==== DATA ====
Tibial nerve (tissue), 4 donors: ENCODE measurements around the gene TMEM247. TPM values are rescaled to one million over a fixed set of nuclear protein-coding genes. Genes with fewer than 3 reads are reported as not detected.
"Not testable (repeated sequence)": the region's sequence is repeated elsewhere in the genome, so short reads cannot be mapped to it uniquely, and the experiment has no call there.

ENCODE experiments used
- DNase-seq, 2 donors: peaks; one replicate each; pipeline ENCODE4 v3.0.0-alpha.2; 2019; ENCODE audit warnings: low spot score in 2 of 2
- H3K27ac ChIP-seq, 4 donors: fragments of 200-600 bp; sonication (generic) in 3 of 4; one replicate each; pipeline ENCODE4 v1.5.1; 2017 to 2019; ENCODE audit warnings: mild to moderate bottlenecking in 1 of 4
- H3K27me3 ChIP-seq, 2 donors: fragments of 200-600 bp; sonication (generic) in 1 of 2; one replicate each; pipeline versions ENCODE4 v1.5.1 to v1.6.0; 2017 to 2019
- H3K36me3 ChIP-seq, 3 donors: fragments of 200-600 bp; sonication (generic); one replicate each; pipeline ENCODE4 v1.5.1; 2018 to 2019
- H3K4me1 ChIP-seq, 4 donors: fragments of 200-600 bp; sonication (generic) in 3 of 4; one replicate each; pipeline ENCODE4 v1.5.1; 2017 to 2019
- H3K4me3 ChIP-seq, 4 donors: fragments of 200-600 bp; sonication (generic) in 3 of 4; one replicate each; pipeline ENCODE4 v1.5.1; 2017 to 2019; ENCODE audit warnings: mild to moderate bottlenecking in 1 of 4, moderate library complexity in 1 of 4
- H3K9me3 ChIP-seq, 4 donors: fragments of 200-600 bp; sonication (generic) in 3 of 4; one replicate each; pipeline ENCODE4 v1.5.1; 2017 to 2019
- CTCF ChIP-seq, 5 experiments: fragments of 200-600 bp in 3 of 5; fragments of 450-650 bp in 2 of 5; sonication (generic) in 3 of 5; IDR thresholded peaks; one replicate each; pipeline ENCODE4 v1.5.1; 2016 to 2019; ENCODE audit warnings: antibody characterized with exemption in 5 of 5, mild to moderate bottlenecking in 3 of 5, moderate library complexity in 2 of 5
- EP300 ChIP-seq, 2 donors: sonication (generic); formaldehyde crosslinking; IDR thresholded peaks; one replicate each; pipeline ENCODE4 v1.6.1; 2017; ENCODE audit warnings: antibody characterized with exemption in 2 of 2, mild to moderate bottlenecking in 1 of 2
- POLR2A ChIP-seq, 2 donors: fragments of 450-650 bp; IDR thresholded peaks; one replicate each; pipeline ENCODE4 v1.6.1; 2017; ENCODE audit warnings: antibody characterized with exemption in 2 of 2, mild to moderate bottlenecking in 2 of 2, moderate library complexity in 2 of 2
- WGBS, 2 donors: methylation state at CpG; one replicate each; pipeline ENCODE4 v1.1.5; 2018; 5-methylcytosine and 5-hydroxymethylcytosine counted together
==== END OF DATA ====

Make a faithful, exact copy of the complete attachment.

Tibial nerve (tissue), 4 donors: ENCODE measurements around the gene TMEM247. TPM values are rescaled to one million over a fixed set of nuclear protein-coding genes. Genes with fewer than 3 reads are reported as not detected.
"Not testable (repeated sequence)": the region's sequence is repeated elsewhere in the genome, so short reads cannot be mapped to it uniquely, and the experiment has no call there.

ENCODE experiments used
- DNase-seq, 2 donors: peaks; one replicate each; pipeline ENCODE4 v3.0.0-alpha.2; 2019; ENCODE audit warnings: low spot score in 2 of 2
- H3K27ac ChIP-seq, 4 donors: fragments of 200-600 bp; sonication (generic) in 3 of 4; one replicate each; pipeline ENCODE4 v1.5.1; 2017 to 2019; ENCODE audit warnings: mild to moderate bottlenecking in 1 of 4
- H3K27me3 ChIP-seq, 2 donors: fragments of 200-600 bp; sonication (generic) in 1 of 2; one replicate each; pipeline versions ENCODE4 v1.5.1 to v1.6.0; 2017 to 2019
- H3K36me3 ChIP-seq, 3 donors: fragments of 200-600 bp; sonication (generic); one replicate each; pipeline ENCODE4 v1.5.1; 2018 to 2019
- H3K4me1 ChIP-seq, 4 donors: fragments of 200-600 bp; sonication (generic) in 3 of 4; one replicate each; pipeline ENCODE4 v1.5.1; 2017 to 2019
- H3K4me3 ChIP-seq, 4 donors: fragments of 200-600 bp; sonication (generic) in 3 of 4; one replicate each; pipeline ENCODE4 v1.5.1; 2017 to 2019; ENCODE audit warnings: mild to moderate bottlenecking in 1 of 4, moderate library complexity in 1 of 4
- H3K9me3 ChIP-seq, 4 donors: fragments of 200-600 bp; sonication (generic) in 3 of 4; one replicate each; pipeline ENCODE4 v1.5.1; 2017 to 2019
- CTCF ChIP-seq, 5 experiments: fragments of 200-600 bp in 3 of 5; fragments of 450-650 bp in 2 of 5; sonication (generic) in 3 of 5; IDR thresholded peaks; one replicate each; pipeline ENCODE4 v1.5.1; 2016 to 2019; ENCODE audit warnings: antibody characterized with exemption in 5 of 5, mild to moderate bottlenecking in 3 of 5, moderate library complexity in 2 of 5
- EP300 ChIP-seq, 2 donors: sonication (generic); formaldehyde crosslinking; IDR thresholded peaks; one replicate each; pipeline ENCODE4 v1.6.1; 2017; ENCODE audit warnings: antibody characterized with exemption in 2 of 2, mild to moderate bottlenecking in 1 of 2
- POLR2A ChIP-seq, 2 donors: fragments of 450-650 bp; IDR thresholded peaks; one replicate each; pipeline ENCODE4 v1.6.1; 2017; ENCODE audit warnings: antibody characterized with exemption in 2 of 2, mild to moderate bottlenecking in 2 of 2, moderate library complexity in 2 of 2
- WGBS, 2 donors: methylation state at CpG; one replicate each; pipeline ENCODE4 v1.1.5; 2018; 5-methylcytosine and 5-hydroxymethylcytosine counted together